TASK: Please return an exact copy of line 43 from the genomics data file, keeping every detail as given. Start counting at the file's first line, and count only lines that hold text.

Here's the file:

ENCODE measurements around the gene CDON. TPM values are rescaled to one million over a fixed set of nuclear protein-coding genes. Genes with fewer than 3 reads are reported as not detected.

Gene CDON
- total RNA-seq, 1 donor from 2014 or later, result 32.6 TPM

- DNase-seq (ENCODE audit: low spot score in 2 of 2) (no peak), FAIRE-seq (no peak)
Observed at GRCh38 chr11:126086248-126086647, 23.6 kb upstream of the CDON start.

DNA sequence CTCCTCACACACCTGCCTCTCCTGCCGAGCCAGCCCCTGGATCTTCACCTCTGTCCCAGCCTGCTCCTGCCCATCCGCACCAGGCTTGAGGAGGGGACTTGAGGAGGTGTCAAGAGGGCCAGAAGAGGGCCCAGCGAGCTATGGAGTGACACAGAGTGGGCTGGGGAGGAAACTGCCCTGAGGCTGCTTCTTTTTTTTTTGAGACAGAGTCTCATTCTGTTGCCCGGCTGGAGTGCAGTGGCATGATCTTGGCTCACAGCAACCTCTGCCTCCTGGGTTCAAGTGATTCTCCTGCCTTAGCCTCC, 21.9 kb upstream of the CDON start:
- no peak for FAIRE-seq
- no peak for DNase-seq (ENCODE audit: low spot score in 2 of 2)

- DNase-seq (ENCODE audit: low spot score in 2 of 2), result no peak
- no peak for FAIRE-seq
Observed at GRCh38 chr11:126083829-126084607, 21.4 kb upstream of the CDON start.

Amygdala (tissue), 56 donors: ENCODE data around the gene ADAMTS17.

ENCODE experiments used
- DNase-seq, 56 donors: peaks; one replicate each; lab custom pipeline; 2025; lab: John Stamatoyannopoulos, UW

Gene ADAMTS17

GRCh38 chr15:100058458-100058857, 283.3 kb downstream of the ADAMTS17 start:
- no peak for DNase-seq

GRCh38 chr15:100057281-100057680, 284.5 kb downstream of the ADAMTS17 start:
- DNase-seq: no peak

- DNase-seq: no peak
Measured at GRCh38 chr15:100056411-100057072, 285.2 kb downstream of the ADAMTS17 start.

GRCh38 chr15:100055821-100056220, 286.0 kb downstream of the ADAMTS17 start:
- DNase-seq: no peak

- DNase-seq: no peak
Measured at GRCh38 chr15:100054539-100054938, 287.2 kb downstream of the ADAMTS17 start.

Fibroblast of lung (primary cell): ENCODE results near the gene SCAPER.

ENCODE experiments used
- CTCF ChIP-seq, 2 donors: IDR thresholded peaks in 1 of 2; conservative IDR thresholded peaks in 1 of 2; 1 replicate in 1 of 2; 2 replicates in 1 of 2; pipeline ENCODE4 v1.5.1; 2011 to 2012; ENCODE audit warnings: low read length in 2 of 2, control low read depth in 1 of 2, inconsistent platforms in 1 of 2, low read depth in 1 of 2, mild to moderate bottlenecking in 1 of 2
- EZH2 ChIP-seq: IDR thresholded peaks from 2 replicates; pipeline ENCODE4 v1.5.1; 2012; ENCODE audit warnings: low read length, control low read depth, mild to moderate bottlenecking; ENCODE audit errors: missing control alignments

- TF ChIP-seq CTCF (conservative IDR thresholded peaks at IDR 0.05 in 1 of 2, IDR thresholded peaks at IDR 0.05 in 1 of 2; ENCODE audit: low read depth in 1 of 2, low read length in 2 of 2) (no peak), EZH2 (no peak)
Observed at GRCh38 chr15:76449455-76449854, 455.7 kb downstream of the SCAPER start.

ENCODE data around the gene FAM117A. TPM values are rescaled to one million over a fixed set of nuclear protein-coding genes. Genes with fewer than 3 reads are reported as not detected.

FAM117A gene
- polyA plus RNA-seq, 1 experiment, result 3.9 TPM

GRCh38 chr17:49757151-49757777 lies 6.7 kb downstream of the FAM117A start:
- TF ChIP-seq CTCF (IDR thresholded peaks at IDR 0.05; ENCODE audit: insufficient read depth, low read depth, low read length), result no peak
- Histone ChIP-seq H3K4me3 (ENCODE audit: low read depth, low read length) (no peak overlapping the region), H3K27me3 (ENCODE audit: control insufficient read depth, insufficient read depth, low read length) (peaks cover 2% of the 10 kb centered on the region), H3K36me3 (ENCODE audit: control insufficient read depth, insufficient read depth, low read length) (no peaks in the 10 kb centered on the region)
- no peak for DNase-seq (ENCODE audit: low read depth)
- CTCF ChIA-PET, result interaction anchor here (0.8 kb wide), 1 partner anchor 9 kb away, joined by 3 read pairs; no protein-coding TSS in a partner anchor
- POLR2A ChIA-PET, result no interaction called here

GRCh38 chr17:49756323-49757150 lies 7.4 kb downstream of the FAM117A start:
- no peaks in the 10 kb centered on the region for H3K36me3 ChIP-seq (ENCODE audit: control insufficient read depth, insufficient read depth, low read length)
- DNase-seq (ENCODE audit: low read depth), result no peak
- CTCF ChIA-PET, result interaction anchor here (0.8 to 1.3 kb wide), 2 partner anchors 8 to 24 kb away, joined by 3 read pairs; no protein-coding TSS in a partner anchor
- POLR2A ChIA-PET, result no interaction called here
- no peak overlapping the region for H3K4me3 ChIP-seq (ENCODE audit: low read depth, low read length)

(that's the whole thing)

- DNase-seq (ENCODE audit: low read depth), result no peak